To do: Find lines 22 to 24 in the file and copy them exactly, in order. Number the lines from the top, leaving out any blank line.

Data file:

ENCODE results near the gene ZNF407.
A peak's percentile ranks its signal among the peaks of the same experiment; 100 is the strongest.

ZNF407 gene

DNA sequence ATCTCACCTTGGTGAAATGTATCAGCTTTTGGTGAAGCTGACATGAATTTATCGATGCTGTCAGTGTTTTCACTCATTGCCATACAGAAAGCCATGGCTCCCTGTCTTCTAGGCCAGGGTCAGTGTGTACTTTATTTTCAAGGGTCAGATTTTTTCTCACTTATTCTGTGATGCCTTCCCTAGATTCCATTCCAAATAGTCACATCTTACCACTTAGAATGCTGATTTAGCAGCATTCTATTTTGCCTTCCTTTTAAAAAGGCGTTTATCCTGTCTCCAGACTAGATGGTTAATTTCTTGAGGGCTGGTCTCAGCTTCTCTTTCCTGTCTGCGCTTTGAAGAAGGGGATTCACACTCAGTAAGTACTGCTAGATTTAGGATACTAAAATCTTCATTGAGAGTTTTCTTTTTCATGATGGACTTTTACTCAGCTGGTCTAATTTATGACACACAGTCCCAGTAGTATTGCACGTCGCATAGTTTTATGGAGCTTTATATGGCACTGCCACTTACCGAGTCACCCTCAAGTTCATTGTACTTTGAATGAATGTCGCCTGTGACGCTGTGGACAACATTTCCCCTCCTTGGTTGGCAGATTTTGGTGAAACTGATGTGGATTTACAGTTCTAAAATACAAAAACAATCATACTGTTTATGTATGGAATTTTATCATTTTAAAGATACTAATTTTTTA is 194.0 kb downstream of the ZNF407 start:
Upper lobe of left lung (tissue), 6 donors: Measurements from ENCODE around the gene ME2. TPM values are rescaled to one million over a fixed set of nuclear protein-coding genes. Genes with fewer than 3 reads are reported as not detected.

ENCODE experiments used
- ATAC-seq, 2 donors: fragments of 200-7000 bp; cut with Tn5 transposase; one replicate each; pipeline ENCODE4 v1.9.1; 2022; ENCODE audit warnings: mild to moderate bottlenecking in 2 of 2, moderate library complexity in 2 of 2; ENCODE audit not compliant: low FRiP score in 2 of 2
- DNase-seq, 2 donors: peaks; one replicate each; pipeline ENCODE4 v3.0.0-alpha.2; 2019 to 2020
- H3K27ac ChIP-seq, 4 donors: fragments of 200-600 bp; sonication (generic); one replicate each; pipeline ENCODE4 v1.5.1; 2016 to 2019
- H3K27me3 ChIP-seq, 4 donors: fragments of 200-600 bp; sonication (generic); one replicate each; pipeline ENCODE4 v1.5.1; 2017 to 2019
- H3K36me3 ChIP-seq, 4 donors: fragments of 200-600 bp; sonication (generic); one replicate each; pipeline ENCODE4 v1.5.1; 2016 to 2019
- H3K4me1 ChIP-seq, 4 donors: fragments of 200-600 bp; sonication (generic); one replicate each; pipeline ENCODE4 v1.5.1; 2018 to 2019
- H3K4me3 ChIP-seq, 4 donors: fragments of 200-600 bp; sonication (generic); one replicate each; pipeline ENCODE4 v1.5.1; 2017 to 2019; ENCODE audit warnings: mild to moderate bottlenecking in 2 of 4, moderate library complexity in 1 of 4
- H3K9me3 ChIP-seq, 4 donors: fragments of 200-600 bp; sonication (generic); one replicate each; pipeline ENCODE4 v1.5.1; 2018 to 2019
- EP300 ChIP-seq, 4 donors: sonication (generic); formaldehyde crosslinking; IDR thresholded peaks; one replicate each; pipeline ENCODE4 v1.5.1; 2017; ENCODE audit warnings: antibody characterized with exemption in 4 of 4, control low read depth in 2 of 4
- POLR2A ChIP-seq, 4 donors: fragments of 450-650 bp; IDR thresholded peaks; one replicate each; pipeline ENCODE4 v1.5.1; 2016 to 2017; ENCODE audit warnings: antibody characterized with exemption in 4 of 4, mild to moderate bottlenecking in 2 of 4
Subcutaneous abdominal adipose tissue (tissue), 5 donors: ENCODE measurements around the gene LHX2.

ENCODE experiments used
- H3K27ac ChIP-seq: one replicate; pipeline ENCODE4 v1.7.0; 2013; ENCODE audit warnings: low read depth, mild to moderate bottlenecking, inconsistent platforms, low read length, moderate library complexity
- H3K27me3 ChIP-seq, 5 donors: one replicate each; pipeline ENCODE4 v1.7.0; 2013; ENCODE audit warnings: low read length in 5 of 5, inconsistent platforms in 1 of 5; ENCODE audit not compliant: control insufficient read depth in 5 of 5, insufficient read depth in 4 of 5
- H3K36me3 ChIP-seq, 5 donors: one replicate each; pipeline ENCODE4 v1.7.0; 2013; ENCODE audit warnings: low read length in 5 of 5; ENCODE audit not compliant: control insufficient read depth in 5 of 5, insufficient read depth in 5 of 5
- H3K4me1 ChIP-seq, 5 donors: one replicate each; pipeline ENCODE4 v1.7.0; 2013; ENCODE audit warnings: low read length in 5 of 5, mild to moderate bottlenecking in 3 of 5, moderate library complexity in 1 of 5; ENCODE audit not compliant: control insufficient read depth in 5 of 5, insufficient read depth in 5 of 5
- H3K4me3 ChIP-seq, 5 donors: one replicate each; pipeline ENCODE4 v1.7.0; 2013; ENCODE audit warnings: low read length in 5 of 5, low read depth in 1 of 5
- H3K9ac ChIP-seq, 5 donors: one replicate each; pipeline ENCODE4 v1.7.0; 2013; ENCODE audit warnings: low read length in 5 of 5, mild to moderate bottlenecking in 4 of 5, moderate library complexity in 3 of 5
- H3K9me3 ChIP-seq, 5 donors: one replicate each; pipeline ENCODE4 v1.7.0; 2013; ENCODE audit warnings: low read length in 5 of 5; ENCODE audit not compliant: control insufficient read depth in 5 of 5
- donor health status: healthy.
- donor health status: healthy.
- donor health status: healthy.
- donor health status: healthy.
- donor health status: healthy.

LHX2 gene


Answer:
- H3K4me1 ChIP-seq, 5 donors: one replicate each; pipeline ENCODE4 v1.7.0; 2013; ENCODE audit warnings: low read length in 5 of 5, mild to moderate bottlenecking in 3 of 5, moderate library complexity in 1 of 5; ENCODE audit not compliant: control insufficient read depth in 5 of 5, insufficient read depth in 5 of 5
- H3K4me3 ChIP-seq, 5 donors: one replicate each; pipeline ENCODE4 v1.7.0; 2013; ENCODE audit warnings: low read length in 5 of 5, low read depth in 1 of 5
- H3K9ac ChIP-seq, 5 donors: one replicate each; pipeline ENCODE4 v1.7.0; 2013; ENCODE audit warnings: low read length in 5 of 5, mild to moderate bottlenecking in 4 of 5, moderate library complexity in 3 of 5